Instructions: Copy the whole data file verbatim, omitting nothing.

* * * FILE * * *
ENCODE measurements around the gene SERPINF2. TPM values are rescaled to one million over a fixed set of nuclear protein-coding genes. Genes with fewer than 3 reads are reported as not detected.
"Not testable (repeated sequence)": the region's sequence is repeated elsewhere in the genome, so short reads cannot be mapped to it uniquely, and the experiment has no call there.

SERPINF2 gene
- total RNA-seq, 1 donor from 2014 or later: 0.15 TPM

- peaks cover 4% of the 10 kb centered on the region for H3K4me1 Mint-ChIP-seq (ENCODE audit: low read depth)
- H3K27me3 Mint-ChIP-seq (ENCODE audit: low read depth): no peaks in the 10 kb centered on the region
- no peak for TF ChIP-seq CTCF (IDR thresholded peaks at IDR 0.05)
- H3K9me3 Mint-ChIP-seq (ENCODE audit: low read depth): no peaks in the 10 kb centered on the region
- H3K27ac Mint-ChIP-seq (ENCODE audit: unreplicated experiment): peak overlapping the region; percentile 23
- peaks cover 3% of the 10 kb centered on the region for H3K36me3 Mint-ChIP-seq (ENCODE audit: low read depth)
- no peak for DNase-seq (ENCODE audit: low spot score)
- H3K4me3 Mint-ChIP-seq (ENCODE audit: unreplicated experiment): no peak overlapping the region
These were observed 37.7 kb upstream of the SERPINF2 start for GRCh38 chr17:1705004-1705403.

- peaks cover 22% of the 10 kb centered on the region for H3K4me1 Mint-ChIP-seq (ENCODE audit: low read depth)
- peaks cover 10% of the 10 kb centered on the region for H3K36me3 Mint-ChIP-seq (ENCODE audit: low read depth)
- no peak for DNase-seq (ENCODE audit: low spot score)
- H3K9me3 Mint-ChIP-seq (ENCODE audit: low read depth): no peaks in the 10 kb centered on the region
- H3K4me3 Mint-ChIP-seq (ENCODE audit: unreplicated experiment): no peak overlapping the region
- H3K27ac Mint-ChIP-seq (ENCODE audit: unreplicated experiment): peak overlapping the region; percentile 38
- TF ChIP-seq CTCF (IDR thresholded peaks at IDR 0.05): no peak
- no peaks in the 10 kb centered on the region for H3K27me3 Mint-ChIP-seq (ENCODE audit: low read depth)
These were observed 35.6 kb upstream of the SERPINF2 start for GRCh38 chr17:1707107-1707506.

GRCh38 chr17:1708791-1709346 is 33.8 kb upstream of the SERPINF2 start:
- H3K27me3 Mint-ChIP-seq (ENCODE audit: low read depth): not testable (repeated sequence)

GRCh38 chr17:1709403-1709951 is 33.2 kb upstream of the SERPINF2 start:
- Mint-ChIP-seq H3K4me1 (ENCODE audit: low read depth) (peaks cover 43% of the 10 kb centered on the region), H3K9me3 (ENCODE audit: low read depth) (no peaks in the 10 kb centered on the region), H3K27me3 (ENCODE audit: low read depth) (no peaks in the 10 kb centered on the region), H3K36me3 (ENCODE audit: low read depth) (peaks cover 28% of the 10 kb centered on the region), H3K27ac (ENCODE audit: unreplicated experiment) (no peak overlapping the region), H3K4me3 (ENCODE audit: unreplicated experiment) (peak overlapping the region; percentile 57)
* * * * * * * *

ENCODE measurements around the gene SERPINF2. TPM values are rescaled to one million over a fixed set of nuclear protein-coding genes. Genes with fewer than 3 reads are reported as not detected.
"Not testable (repeated sequence)": the region's sequence is repeated elsewhere in the genome, so short reads cannot be mapped to it uniquely, and the experiment has no call there.

SERPINF2 gene
- total RNA-seq, 1 donor from 2014 or later: 0.15 TPM

- peaks cover 4% of the 10 kb centered on the region for H3K4me1 Mint-ChIP-seq (ENCODE audit: low read depth)
- H3K27me3 Mint-ChIP-seq (ENCODE audit: low read depth): no peaks in the 10 kb centered on the region
- no peak for TF ChIP-seq CTCF (IDR thresholded peaks at IDR 0.05)
- H3K9me3 Mint-ChIP-seq (ENCODE audit: low read depth): no peaks in the 10 kb centered on the region
- H3K27ac Mint-ChIP-seq (ENCODE audit: unreplicated experiment): peak overlapping the region; percentile 23
- peaks cover 3% of the 10 kb centered on the region for H3K36me3 Mint-ChIP-seq (ENCODE audit: low read depth)
- no peak for DNase-seq (ENCODE audit: low spot score)
- H3K4me3 Mint-ChIP-seq (ENCODE audit: unreplicated experiment): no peak overlapping the region
These were observed 37.7 kb upstream of the SERPINF2 start for GRCh38 chr17:1705004-1705403.

- peaks cover 22% of the 10 kb centered on the region for H3K4me1 Mint-ChIP-seq (ENCODE audit: low read depth)
- peaks cover 10% of the 10 kb centered on the region for H3K36me3 Mint-ChIP-seq (ENCODE audit: low read depth)
- no peak for DNase-seq (ENCODE audit: low spot score)
- H3K9me3 Mint-ChIP-seq (ENCODE audit: low read depth): no peaks in the 10 kb centered on the region
- H3K4me3 Mint-ChIP-seq (ENCODE audit: unreplicated experiment): no peak overlapping the region
- H3K27ac Mint-ChIP-seq (ENCODE audit: unreplicated experiment): peak overlapping the region; percentile 38
- TF ChIP-seq CTCF (IDR thresholded peaks at IDR 0.05): no peak
- no peaks in the 10 kb centered on the region for H3K27me3 Mint-ChIP-seq (ENCODE audit: low read depth)
These were observed 35.6 kb upstream of the SERPINF2 start for GRCh38 chr17:1707107-1707506.

GRCh38 chr17:1708791-1709346 is 33.8 kb upstream of the SERPINF2 start:
- H3K27me3 Mint-ChIP-seq (ENCODE audit: low read depth): not testable (repeated sequence)

GRCh38 chr17:1709403-1709951 is 33.2 kb upstream of the SERPINF2 start:
- Mint-ChIP-seq H3K4me1 (ENCODE audit: low read depth) (peaks cover 43% of the 10 kb centered on the region), H3K9me3 (ENCODE audit: low read depth) (no peaks in the 10 kb centered on the region), H3K27me3 (ENCODE audit: low read depth) (no peaks in the 10 kb centered on the region), H3K36me3 (ENCODE audit: low read depth) (peaks cover 28% of the 10 kb centered on the region), H3K27ac (ENCODE audit: unreplicated experiment) (no peak overlapping the region), H3K4me3 (ENCODE audit: unreplicated experiment) (peak overlapping the region; percentile 57)